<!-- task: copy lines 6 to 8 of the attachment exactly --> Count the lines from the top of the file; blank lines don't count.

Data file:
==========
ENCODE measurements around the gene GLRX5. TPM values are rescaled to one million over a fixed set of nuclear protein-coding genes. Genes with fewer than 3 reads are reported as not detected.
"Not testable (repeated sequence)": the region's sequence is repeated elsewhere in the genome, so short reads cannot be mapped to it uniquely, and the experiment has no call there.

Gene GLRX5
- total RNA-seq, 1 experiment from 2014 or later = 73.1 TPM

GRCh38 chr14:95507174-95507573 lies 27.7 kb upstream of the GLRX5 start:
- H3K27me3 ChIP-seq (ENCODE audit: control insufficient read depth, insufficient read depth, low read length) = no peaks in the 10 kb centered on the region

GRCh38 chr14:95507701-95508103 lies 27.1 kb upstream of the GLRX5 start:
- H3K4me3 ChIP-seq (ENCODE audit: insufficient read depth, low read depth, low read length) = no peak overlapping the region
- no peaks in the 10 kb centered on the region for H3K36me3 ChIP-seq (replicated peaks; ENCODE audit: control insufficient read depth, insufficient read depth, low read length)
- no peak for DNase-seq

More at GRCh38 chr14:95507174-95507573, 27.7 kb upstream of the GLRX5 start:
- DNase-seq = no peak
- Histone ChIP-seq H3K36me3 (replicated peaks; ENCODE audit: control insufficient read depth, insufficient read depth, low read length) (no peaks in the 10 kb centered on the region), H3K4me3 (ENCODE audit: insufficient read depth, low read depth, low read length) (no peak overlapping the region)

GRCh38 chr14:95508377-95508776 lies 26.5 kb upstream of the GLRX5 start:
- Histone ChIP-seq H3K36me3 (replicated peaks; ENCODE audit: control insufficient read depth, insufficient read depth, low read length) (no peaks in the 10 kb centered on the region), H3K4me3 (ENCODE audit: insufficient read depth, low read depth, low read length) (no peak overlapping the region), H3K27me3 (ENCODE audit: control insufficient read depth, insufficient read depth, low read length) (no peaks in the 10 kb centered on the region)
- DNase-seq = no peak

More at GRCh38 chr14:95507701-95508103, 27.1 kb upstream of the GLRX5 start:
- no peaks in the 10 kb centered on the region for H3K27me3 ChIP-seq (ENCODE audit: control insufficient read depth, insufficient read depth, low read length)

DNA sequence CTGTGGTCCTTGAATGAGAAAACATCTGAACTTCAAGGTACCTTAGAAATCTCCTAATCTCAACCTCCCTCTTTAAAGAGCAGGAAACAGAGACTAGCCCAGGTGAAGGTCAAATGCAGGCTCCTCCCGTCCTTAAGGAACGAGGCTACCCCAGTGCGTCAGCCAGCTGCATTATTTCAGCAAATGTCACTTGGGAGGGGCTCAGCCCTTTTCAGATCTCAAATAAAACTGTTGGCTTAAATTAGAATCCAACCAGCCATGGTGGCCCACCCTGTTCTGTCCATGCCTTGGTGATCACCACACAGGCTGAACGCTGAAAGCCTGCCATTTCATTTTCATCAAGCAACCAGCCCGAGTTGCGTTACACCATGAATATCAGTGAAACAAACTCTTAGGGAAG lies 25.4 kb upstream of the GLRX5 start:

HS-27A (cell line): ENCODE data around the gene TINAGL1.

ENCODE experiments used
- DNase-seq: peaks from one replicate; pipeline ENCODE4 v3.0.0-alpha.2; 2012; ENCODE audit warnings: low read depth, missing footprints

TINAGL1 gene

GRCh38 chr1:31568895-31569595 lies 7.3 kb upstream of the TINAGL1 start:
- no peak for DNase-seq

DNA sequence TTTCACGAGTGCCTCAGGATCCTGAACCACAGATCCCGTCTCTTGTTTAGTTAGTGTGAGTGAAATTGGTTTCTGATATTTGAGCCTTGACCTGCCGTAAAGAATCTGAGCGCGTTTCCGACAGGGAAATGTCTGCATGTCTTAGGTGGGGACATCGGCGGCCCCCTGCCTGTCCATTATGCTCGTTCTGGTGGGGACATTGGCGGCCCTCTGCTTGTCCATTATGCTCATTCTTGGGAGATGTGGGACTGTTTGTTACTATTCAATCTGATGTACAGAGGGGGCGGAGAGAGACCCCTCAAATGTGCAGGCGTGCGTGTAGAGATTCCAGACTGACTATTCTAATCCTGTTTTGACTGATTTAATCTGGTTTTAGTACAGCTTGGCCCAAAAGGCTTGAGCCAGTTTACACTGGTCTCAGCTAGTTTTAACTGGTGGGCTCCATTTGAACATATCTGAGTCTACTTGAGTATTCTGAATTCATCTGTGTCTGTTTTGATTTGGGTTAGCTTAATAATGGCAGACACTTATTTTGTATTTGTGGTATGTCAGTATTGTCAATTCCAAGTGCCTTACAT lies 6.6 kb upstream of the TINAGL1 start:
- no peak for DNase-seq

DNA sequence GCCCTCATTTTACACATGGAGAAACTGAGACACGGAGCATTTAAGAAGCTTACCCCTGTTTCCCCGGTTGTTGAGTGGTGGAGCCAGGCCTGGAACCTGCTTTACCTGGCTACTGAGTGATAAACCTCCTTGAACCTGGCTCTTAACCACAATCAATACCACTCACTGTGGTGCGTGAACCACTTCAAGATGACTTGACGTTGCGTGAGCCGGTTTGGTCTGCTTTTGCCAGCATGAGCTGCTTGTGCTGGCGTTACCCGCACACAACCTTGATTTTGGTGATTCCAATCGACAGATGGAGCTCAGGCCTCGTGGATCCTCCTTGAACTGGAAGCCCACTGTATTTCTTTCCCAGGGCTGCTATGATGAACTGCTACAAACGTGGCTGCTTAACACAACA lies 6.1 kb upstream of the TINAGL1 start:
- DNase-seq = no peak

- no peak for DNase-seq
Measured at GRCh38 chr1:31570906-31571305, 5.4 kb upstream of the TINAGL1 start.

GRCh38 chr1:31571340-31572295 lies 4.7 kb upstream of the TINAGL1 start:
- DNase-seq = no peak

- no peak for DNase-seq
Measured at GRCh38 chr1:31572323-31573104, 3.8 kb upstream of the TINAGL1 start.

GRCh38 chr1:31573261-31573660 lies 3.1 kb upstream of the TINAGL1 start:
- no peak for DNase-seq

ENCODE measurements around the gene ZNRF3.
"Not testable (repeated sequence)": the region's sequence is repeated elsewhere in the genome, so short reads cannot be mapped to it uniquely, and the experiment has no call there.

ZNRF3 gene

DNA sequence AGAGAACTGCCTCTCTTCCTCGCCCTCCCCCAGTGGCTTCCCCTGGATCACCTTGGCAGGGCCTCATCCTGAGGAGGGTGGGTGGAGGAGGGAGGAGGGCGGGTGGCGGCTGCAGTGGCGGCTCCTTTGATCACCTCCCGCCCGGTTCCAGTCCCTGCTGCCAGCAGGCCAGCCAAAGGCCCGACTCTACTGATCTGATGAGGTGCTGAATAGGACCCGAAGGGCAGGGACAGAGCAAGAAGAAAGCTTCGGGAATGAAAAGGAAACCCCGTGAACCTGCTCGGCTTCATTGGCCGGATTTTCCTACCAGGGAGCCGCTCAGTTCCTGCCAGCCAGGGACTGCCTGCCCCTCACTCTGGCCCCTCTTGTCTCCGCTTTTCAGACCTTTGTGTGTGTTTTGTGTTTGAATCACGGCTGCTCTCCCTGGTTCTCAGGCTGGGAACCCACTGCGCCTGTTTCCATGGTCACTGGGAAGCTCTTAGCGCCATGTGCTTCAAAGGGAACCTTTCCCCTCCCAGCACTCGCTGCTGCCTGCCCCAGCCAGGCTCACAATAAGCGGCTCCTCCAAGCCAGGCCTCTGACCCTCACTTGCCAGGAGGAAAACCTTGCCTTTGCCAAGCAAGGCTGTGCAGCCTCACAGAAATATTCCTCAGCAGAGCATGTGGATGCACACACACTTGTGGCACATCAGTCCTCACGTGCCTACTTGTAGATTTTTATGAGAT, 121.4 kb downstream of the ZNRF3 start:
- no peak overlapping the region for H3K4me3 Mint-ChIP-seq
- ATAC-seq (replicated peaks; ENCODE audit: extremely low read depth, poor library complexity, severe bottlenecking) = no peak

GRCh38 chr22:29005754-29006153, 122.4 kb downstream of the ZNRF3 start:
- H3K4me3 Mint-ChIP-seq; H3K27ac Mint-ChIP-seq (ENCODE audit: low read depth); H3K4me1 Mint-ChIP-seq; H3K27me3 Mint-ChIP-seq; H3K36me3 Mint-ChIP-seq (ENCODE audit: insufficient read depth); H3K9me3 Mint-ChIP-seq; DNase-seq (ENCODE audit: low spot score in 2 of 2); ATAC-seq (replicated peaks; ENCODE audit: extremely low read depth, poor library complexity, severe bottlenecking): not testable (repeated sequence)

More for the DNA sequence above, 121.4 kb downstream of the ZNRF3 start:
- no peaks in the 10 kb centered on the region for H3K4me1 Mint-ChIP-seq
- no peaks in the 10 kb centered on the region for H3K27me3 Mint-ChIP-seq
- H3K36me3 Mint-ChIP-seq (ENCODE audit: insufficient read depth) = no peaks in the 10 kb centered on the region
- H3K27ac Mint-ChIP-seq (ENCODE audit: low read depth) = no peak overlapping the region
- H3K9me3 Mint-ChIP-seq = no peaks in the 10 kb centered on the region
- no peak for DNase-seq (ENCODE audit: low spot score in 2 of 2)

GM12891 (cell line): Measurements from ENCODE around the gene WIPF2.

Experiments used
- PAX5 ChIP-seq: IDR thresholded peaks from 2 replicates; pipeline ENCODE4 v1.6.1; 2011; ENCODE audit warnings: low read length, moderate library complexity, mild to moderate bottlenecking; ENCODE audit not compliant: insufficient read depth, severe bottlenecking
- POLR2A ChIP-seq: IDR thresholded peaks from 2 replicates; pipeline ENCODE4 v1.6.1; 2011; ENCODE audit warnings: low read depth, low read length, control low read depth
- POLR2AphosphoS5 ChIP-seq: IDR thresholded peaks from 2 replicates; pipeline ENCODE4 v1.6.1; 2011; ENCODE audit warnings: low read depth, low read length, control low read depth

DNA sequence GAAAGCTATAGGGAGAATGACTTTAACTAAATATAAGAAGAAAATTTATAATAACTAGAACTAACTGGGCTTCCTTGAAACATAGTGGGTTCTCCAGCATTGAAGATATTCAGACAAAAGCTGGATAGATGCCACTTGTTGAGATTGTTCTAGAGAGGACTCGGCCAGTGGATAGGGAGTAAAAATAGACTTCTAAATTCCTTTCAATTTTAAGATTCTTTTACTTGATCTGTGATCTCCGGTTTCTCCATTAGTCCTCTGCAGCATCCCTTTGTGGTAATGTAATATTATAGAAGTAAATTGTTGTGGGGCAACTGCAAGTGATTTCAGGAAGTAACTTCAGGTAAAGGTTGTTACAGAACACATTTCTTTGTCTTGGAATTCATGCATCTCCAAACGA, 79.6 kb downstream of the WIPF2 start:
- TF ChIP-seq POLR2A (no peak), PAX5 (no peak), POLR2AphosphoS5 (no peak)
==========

- H3K27me3 ChIP-seq (ENCODE audit: control insufficient read depth, insufficient read depth, low read length) = no peaks in the 10 kb centered on the region

GRCh38 chr14:95507701-95508103 lies 27.1 kb upstream of the GLRX5 start:
- H3K4me3 ChIP-seq (ENCODE audit: insufficient read depth, low read depth, low read length) = no peak overlapping the region